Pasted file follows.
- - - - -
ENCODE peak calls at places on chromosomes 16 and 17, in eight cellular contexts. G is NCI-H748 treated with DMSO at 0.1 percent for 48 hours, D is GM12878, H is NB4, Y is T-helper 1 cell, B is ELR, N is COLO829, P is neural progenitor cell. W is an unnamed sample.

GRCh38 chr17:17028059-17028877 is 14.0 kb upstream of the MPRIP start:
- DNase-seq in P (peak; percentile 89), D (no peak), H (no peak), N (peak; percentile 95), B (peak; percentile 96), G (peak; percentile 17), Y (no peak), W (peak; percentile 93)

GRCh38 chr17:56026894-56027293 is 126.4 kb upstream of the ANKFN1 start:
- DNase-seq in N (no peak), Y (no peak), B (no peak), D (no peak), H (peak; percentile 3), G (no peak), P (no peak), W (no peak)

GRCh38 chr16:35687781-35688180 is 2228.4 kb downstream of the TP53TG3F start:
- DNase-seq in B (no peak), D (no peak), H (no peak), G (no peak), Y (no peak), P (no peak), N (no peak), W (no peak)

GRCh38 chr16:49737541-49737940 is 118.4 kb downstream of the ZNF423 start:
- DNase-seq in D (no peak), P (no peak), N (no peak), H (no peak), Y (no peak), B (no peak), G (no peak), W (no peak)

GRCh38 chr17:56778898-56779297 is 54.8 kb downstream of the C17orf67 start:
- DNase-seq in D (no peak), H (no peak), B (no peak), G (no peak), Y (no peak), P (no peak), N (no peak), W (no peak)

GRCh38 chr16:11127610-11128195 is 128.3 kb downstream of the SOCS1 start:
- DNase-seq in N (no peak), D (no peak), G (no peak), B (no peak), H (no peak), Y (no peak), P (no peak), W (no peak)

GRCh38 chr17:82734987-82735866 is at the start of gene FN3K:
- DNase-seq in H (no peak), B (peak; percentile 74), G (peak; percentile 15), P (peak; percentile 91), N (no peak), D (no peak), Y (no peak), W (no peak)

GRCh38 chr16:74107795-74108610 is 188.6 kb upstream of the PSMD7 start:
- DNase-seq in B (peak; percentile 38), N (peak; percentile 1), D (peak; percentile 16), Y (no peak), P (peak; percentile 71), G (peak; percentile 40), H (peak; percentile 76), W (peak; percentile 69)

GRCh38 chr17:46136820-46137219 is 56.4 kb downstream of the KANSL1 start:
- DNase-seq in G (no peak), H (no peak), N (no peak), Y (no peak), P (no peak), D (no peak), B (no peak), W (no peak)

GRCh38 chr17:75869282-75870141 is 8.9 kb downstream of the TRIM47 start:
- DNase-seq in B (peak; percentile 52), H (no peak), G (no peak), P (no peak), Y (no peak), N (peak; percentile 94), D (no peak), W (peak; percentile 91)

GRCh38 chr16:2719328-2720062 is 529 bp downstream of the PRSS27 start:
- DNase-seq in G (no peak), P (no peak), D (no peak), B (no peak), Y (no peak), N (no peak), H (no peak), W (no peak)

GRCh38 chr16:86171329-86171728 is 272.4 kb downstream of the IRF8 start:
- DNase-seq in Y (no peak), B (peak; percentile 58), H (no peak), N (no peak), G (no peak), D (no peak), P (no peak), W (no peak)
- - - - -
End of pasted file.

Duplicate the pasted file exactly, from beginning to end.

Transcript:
ENCODE peak calls at places on chromosomes 16 and 17, in eight cellular contexts. G is NCI-H748 treated with DMSO at 0.1 percent for 48 hours, D is GM12878, H is NB4, Y is T-helper 1 cell, B is ELR, N is COLO829, P is neural progenitor cell. W is an unnamed sample.

GRCh38 chr17:17028059-17028877 is 14.0 kb upstream of the MPRIP start:
- DNase-seq in P (peak; percentile 89), D (no peak), H (no peak), N (peak; percentile 95), B (peak; percentile 96), G (peak; percentile 17), Y (no peak), W (peak; percentile 93)

GRCh38 chr17:56026894-56027293 is 126.4 kb upstream of the ANKFN1 start:
- DNase-seq in N (no peak), Y (no peak), B (no peak), D (no peak), H (peak; percentile 3), G (no peak), P (no peak), W (no peak)

GRCh38 chr16:35687781-35688180 is 2228.4 kb downstream of the TP53TG3F start:
- DNase-seq in B (no peak), D (no peak), H (no peak), G (no peak), Y (no peak), P (no peak), N (no peak), W (no peak)

GRCh38 chr16:49737541-49737940 is 118.4 kb downstream of the ZNF423 start:
- DNase-seq in D (no peak), P (no peak), N (no peak), H (no peak), Y (no peak), B (no peak), G (no peak), W (no peak)

GRCh38 chr17:56778898-56779297 is 54.8 kb downstream of the C17orf67 start:
- DNase-seq in D (no peak), H (no peak), B (no peak), G (no peak), Y (no peak), P (no peak), N (no peak), W (no peak)

GRCh38 chr16:11127610-11128195 is 128.3 kb downstream of the SOCS1 start:
- DNase-seq in N (no peak), D (no peak), G (no peak), B (no peak), H (no peak), Y (no peak), P (no peak), W (no peak)

GRCh38 chr17:82734987-82735866 is at the start of gene FN3K:
- DNase-seq in H (no peak), B (peak; percentile 74), G (peak; percentile 15), P (peak; percentile 91), N (no peak), D (no peak), Y (no peak), W (no peak)

GRCh38 chr16:74107795-74108610 is 188.6 kb upstream of the PSMD7 start:
- DNase-seq in B (peak; percentile 38), N (peak; percentile 1), D (peak; percentile 16), Y (no peak), P (peak; percentile 71), G (peak; percentile 40), H (peak; percentile 76), W (peak; percentile 69)

GRCh38 chr17:46136820-46137219 is 56.4 kb downstream of the KANSL1 start:
- DNase-seq in G (no peak), H (no peak), N (no peak), Y (no peak), P (no peak), D (no peak), B (no peak), W (no peak)

GRCh38 chr17:75869282-75870141 is 8.9 kb downstream of the TRIM47 start:
- DNase-seq in B (peak; percentile 52), H (no peak), G (no peak), P (no peak), Y (no peak), N (peak; percentile 94), D (no peak), W (peak; percentile 91)

GRCh38 chr16:2719328-2720062 is 529 bp downstream of the PRSS27 start:
- DNase-seq in G (no peak), P (no peak), D (no peak), B (no peak), Y (no peak), N (no peak), H (no peak), W (no peak)

GRCh38 chr16:86171329-86171728 is 272.4 kb downstream of the IRF8 start:
- DNase-seq in Y (no peak), B (peak; percentile 58), H (no peak), N (no peak), G (no peak), D (no peak), P (no peak), W (no peak)